National Archaeological Museum, Naples, 3240 inv. no. 81673_
Analytical description of Choregos Vase : _A 4th-century B.C.E., red-figure South-Italian vase, the so-called 'Choregos Vase'. One side of the vase shows four theatre characters on a temporary stage. This is one of a number of vases which has been called a 'phlyax' vase, after the actors of the so-called 'phlyax' farces, which they seem to depict. But, following Taplin's discussion in Comic Angels, these farces are now generally identified as being indistinguishable from Athenian Old Comedy. The vase labels the two shortest figures on this side 'CHOREGOS'. The figure between the two choregoi, (label unclear) is also dressed in comic costume. He stands on an upturned basket, and gestures as if making a speech. A fourth figure, labelled 'AIGISTHOS', stands to the left beside an open doorway; he is holding two spears. His 'tragic' costume, stance and gesture contrast markedly with those of the comic figures. In the scene from a comedy depicted here, two choregoi may have been debating which of them would sponsor a tragic tetralogy, and which a comedy, in one of the dramatic festivals.
The other side of the vase shows a seated female figure. A small bird perches on her left hand. To her left, stands an attendant, fanning her. To the right of the seated figure, is a naked youth. A small dog-like creature stands on his right arm.
Vase of the Choregos Painter. No. 96.AE.29. The J. Paul Getty Museum, Malibu, California._
Analytical description of Cheiron Vase :
The characters depicted on the vase are wearing the grotesquely exaggerated costumes typical of the performances of Old Comedy in Ancient Greece. In Greek mythology, Cheiron (or Chiron) was a Centaur, half man and half horse, and the son of the Titan Cronos. He was the potter who made this vase (the Cheiron vase).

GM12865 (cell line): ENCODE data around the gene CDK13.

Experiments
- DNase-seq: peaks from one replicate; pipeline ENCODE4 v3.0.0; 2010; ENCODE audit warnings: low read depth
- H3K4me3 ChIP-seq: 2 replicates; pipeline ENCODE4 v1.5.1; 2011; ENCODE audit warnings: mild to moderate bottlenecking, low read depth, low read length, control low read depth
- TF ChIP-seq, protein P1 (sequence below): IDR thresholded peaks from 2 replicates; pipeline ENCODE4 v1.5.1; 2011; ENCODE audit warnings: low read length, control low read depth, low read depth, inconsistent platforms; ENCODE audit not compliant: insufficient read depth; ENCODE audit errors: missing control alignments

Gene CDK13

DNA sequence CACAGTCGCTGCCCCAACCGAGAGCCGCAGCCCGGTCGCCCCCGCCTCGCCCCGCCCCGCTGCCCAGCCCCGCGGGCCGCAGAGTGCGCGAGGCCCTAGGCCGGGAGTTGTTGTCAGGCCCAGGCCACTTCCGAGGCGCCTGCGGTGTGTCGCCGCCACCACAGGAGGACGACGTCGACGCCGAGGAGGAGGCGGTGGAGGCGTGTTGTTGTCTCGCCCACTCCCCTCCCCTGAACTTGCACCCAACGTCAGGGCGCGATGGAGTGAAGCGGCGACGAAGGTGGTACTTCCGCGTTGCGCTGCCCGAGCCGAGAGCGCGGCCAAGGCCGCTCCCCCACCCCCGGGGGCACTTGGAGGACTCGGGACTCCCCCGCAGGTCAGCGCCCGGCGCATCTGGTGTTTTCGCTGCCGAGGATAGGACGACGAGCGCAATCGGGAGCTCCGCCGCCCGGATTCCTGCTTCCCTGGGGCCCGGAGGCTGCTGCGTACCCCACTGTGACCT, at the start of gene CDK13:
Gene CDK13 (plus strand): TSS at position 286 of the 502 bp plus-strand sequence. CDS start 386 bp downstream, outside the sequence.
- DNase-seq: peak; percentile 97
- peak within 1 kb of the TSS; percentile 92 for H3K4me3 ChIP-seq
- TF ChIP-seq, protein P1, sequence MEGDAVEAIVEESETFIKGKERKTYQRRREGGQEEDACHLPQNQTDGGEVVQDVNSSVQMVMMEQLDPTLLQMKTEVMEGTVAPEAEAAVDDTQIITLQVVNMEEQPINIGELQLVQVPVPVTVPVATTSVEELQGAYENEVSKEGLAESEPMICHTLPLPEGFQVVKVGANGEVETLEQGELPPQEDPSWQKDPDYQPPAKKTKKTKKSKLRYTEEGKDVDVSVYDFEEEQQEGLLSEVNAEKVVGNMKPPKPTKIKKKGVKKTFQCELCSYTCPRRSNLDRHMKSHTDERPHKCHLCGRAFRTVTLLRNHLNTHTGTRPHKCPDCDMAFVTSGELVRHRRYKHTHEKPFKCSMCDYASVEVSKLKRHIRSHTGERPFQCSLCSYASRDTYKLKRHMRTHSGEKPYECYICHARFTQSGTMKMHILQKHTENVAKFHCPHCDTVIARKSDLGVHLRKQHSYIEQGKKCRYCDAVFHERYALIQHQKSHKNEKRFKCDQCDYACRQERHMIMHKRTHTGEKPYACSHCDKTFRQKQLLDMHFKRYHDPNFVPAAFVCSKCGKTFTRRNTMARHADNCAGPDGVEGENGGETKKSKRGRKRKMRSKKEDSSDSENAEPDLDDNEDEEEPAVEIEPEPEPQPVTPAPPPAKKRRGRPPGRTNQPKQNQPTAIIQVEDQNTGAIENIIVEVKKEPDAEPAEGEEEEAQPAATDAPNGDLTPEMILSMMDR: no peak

This is a picture of Cheiron the centaur :
4. With reference to the extract from Csapo and Slater on Comic Vases, how reliable are these vase paintings as evidence for 5th-century B.C.E. staging of Old Comedy and Satyr plays in Athens?
As with the frescoes, the vase paintings give fairly good but not totally reliable evidence for how Old Comedies and Satyr plays would have been staged in Ancient Greece. Some of the vases depict phylax and other stages, which are presumably fairly accurate depictions as the sculptors or painters wouldn't have made up how the stages looked. However, it is possible that the pictures were romanticised by the artists to make them look more aesthetically pleasing. For example, the fresco showing Pentheus' death from The Bacchae is fairly romanticised, and not truly based on Euripides' description of the death in his play.
In the vase painting mentioned in the Csapo and Slater article the orchestra is left out of the painting, as the painter simply wished to exclude them from the vase. Such whims of the artists mean that many of the vase paintings may be historically inaccurate.
As stated in the article, "many of the details of our drawing are reconstructed since the pot itself is much damaged and most of its finer details unclear" – since we do not know how the plays were staged in Ancient Greece, we cannot reconstruct them completely accurately. Therefore, the details of how they were staged can be lost when the pots get damaged.